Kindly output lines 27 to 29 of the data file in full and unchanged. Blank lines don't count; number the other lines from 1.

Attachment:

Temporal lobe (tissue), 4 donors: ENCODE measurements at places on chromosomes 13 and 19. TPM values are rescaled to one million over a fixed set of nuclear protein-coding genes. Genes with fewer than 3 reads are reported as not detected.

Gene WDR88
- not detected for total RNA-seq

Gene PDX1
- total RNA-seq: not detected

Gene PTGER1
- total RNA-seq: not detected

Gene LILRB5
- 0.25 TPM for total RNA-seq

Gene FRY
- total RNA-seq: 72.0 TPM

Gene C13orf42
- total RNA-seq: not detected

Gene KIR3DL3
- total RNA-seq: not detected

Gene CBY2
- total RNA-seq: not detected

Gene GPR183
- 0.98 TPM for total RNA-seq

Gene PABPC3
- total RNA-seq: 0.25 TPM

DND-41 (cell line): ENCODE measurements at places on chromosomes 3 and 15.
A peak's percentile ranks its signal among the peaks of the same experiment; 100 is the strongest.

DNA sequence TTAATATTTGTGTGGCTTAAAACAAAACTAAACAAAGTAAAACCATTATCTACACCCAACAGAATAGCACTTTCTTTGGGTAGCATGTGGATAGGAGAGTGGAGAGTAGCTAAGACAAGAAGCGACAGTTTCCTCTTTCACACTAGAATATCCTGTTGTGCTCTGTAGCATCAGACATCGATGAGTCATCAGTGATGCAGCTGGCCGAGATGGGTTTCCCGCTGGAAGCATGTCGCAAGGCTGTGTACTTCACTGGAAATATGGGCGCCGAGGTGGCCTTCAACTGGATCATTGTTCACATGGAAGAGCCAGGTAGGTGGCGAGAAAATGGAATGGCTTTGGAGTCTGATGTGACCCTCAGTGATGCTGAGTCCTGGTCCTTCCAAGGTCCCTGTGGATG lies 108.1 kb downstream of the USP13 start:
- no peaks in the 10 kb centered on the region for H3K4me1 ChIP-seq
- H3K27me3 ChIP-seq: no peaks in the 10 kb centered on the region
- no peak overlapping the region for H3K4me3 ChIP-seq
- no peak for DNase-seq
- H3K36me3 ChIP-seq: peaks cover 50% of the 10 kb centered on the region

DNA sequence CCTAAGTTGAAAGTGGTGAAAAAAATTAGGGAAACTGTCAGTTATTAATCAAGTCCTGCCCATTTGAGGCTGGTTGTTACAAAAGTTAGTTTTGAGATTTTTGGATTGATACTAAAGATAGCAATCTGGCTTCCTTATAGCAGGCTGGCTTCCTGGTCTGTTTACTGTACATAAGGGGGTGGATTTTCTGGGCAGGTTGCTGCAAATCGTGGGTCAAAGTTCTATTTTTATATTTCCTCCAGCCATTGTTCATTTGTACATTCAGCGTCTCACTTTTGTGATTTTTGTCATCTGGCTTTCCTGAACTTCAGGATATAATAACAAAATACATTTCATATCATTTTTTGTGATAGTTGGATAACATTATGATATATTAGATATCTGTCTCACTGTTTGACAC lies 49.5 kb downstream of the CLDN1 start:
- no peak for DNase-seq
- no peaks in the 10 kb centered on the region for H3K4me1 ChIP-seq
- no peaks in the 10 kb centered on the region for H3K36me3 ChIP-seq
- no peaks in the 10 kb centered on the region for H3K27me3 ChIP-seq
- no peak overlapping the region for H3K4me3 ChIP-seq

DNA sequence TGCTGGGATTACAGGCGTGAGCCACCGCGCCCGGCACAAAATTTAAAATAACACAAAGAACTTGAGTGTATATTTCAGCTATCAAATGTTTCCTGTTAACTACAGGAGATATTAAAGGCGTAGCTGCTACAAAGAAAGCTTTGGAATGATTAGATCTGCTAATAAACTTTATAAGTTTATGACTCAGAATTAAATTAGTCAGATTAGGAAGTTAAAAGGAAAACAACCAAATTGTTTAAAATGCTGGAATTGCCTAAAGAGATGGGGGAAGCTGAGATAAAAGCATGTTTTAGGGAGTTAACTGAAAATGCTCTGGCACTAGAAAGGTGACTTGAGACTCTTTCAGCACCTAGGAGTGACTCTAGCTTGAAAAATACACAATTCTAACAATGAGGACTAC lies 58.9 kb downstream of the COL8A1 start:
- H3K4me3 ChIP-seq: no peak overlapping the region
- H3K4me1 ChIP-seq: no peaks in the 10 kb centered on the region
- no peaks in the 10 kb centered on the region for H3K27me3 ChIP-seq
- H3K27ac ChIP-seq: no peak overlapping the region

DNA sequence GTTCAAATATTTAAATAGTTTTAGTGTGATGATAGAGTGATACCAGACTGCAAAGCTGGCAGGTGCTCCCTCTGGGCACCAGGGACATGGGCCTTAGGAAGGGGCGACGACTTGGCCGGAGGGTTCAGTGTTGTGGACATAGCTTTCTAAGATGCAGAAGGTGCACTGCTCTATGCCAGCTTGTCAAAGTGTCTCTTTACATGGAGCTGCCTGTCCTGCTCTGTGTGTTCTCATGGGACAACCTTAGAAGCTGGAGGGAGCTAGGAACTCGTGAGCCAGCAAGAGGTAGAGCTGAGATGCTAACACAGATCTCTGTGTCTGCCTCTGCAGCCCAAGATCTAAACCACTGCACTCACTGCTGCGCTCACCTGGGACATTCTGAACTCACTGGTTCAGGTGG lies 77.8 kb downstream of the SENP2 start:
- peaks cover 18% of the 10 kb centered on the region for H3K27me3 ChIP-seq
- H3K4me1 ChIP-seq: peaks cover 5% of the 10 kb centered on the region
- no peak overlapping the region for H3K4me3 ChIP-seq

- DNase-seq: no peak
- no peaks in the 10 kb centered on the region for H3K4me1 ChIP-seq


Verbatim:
- no peak overlapping the region for H3K4me3 ChIP-seq
- no peak for DNase-seq
- H3K36me3 ChIP-seq: peaks cover 50% of the 10 kb centered on the region